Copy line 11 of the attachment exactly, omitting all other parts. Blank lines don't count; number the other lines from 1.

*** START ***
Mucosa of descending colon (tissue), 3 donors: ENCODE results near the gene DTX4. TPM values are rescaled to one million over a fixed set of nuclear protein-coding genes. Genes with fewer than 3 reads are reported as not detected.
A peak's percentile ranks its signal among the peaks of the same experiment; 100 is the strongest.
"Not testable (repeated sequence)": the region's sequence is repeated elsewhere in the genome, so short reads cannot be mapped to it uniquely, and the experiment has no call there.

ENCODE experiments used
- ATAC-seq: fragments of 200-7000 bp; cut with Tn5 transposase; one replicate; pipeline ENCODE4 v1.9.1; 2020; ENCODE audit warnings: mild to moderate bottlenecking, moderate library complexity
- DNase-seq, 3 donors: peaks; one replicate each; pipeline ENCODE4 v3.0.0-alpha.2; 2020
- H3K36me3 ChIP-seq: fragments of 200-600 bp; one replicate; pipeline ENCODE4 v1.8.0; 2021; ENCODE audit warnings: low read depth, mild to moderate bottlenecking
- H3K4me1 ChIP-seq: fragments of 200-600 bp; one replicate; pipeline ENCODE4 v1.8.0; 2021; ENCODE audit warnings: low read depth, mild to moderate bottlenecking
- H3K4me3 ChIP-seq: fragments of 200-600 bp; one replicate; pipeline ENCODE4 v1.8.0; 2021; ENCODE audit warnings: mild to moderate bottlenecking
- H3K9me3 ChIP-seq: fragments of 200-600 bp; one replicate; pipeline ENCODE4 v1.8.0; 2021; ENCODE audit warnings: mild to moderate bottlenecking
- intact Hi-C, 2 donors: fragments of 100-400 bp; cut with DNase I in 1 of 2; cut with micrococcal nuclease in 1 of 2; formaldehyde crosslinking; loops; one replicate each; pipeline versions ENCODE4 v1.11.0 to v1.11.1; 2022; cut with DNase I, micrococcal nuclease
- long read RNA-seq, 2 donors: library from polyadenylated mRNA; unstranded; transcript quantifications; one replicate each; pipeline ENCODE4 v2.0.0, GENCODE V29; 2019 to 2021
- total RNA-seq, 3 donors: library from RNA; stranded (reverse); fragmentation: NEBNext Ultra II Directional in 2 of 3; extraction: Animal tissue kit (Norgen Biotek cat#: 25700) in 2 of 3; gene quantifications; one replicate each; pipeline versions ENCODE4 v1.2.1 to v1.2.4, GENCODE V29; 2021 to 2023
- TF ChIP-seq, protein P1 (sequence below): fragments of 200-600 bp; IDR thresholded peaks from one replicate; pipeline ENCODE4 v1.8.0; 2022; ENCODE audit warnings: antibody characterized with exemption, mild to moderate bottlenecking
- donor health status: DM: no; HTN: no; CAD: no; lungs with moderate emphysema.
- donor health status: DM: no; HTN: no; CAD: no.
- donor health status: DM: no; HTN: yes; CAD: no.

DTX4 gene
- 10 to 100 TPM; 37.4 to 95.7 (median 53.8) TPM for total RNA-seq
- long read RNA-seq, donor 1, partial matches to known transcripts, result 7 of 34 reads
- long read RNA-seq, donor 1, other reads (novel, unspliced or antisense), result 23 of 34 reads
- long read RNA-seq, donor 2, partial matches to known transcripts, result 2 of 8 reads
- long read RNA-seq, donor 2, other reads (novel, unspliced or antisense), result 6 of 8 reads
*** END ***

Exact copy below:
- intact Hi-C, 2 donors: fragments of 100-400 bp; cut with DNase I in 1 of 2; cut with micrococcal nuclease in 1 of 2; formaldehyde crosslinking; loops; one replicate each; pipeline versions ENCODE4 v1.11.0 to v1.11.1; 2022; cut with DNase I, micrococcal nuclease